Christopher A. Pissarides

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Sir Christopher Pissarides
Christopher Pissarides Wiki MR2013.jpg
Born (1948-02-20) 20 February 1948 (age 70)[1]
Nicosia, Cyprus
Nationality Cypriot, British
Institution London School of Economics 1976–
University of Southampton 1974–76
University of Cyprus 2011–[2]
Hong Kong University of Science and Technology 2013–[3]
Field Labour economics
Alma mater London School of Economics
University of Essex
Doctoral
advisor
Michio Morishima
Influences Dale Mortensen
Contributions Macroeconomic search and matching theories of unemployment,
matching function,
structural growth
Awards IZA Prize in Labor Economics (2006)
Nobel Memorial Prize in Economic Sciences
(2010)
Information at IDEAS / RePEc

Sir Christopher Antoniou Pissarides FBA (Greek: Χριστόφορος Αντωνίου Πισσαρίδης; born 20 February 1948[1]) is a British-Cypriot economist. He is the School Professor of Economics & Political Science and Regius Professor of Economics at the London School of Economics. His research focuses on topics of macroeconomics, notably labour, economic growth, and economic policy. In 2010, he was awarded the Nobel Prize in Economics, jointly with Peter A. Diamond and Dale Mortensen, "for their analysis of markets with theory of search frictions."[4]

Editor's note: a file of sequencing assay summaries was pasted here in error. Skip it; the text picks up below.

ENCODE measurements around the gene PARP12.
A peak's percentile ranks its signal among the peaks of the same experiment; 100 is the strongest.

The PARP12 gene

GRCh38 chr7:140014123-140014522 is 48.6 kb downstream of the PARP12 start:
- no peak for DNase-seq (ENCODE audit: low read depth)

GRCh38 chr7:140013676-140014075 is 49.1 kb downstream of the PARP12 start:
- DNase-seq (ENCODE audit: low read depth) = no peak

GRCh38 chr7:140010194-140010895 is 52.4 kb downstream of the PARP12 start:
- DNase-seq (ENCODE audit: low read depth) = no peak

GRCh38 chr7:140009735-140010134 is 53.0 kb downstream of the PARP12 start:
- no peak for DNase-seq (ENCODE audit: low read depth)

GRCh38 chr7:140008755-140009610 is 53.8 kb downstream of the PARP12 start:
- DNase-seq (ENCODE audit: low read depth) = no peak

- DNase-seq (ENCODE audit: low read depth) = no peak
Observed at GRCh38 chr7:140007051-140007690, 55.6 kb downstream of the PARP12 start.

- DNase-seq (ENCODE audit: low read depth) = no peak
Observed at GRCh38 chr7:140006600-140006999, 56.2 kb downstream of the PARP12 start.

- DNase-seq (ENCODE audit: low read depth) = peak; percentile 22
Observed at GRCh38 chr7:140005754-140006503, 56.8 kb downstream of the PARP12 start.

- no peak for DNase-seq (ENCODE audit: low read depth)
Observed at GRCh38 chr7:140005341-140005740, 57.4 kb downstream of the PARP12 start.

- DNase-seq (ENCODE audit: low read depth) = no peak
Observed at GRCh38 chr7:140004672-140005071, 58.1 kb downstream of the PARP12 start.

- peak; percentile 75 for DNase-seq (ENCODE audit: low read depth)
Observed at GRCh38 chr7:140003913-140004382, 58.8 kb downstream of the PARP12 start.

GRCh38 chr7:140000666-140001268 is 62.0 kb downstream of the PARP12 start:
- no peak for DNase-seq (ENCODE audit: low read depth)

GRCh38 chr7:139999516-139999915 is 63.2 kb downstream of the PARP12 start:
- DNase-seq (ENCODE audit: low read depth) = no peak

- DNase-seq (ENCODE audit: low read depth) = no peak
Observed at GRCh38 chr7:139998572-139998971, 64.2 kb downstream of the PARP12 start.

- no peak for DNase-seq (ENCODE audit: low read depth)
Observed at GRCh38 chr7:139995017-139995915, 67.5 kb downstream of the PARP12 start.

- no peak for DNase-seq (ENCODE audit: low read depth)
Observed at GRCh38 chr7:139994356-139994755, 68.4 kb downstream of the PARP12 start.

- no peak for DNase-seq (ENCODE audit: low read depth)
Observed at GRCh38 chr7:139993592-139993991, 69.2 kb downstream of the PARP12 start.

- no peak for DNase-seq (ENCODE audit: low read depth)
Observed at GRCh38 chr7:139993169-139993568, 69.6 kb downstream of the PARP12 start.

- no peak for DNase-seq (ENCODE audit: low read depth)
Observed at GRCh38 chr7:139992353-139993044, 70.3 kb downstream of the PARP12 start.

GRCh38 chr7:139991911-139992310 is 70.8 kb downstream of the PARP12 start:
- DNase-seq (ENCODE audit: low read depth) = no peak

Early life[edit]

Pissarides was born in Nicosia, Cyprus,[5] into a Greek Orthodox family from the village of Agros.[6]

Pissarides was educated at the Pancyprian Gymnasium in Nicosia.[6] He received his BA in Economics in 1970 and his MA in Economics in 1971 at the University of Essex. He subsequently enrolled in the London School of Economics, where he received his PhD in Economics in 1973 under the supervision of the mathematical economist Michio Morishima for a thesis titled "Individual behaviour in markets with imperfect information."[7]

Career[edit]

Pissarides is Regius Professor of Economics at the London School of Economics, where he has been since 1976.[8] He is chairman of the Centre for Macroeconomics, which deploys economists from the University of Cambridge, the London School of Economics, the University College London, the Bank of England, and the National Institute of Economic and Social Research.[9]

He has held a lectureship at the University of Southampton (1974–76), and visiting professorships at Harvard University (1979–80) and the University of California, Berkeley (1990–91).[5]

Academic contributions[edit]

Pissarides is mostly known for his contributions to the search and matching theory for studying the interactions between the labour market and the macro economy. He helped develop the concept of the matching function (explaining the flows from unemployment to employment at a given moment of time), and pioneered the empirical work on its estimation. Pissarides has also done research on structural change and growth.

Pissarides' most influential paper is arguably "Job Creation and Job Destruction in the Theory of Unemployment" (with Dale Mortensen), published in the Review of Economic Studies in 1994.[10] This paper built on the previous individual contributions that both authors had made in the previous two decades.